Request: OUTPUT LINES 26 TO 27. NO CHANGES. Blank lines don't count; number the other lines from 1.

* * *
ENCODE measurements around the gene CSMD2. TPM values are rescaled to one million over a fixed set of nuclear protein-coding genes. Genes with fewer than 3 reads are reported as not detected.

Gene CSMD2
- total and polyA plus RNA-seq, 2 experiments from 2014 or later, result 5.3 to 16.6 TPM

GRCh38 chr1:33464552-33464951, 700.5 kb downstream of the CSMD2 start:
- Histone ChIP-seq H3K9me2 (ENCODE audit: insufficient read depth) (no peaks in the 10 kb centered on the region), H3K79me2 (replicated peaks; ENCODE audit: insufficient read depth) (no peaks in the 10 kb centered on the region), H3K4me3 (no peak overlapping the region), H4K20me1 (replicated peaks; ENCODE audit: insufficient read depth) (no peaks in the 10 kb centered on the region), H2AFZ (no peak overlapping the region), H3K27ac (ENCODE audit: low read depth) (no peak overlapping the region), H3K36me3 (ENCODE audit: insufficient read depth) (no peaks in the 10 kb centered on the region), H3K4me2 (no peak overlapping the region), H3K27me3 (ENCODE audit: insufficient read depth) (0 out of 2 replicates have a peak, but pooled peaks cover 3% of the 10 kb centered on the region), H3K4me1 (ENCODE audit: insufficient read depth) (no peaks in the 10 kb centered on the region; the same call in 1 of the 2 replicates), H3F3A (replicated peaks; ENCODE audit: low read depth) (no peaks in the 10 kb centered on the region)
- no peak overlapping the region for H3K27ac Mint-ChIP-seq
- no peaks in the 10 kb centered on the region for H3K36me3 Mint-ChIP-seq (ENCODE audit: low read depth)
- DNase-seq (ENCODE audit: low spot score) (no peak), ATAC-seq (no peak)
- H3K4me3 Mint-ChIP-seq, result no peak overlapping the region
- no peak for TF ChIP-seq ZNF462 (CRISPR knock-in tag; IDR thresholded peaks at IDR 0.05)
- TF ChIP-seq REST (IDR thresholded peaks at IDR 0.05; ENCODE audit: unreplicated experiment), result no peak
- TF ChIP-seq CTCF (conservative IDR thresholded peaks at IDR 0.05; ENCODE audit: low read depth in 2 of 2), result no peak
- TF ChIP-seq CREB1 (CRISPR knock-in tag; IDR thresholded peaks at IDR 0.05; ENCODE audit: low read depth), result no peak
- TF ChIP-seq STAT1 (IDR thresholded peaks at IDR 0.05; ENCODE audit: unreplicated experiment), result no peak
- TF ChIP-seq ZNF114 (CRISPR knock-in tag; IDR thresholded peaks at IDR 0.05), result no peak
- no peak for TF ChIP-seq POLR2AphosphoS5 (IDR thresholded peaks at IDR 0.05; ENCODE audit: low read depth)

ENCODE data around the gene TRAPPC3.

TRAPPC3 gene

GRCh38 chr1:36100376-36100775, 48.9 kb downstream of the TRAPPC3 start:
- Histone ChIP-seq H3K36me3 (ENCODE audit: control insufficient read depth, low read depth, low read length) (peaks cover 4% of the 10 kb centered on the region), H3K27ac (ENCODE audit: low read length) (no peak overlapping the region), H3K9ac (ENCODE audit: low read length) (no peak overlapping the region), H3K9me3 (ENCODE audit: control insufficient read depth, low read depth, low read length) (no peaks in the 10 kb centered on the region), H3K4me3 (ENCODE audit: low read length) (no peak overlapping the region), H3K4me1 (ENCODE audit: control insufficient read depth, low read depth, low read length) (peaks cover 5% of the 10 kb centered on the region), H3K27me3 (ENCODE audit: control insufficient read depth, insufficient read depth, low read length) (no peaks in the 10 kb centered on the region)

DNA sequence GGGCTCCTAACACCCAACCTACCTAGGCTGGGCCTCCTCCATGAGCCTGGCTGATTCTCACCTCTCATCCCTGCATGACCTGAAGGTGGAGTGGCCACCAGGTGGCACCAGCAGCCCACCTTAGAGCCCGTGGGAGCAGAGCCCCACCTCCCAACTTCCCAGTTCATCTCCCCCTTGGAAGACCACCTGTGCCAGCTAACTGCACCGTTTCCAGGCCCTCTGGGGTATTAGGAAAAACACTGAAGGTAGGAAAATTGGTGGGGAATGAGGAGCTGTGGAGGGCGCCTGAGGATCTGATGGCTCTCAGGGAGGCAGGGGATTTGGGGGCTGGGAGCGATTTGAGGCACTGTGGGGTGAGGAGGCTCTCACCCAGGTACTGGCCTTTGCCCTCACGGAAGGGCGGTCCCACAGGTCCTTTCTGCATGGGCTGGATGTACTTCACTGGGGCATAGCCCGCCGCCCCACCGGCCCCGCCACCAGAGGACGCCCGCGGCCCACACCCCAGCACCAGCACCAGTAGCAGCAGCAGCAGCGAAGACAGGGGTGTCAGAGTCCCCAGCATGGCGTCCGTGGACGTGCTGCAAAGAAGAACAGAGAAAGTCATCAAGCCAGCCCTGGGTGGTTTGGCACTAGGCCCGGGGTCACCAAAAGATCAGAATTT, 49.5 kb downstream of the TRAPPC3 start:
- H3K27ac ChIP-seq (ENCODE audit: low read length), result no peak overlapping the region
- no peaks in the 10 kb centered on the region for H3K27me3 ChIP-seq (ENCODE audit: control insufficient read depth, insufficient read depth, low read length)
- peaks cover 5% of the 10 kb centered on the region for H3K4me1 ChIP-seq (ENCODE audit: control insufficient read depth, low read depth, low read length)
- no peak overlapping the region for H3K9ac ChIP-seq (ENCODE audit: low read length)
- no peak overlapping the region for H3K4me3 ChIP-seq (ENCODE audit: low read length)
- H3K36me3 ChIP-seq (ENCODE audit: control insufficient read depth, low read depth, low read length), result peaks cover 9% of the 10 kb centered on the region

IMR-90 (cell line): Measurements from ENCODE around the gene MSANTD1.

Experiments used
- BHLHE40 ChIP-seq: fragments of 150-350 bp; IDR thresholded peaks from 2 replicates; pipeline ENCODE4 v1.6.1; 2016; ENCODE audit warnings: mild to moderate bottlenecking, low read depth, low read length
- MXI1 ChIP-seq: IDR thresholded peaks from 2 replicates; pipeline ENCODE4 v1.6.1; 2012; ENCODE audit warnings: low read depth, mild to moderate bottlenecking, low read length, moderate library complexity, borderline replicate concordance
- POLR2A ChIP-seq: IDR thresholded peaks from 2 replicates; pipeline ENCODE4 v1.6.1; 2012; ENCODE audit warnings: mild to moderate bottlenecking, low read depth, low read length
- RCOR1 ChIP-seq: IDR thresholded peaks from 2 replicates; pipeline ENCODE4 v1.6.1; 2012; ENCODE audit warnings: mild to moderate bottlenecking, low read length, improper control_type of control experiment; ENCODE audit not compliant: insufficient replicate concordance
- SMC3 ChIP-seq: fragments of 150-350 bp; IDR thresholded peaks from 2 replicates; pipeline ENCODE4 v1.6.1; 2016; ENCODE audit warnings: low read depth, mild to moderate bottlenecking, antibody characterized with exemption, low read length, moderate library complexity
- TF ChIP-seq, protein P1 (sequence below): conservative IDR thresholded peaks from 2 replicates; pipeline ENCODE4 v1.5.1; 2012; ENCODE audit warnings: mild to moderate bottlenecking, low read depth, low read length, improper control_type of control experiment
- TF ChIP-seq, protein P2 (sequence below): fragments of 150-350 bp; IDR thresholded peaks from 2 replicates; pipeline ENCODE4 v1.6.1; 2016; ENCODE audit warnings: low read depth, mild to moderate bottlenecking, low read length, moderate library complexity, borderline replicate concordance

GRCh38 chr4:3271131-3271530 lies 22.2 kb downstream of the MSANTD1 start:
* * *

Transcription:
- no peak overlapping the region for H3K4me3 ChIP-seq (ENCODE audit: low read length)
- H3K36me3 ChIP-seq (ENCODE audit: control insufficient read depth, low read depth, low read length), result peaks cover 9% of the 10 kb centered on the region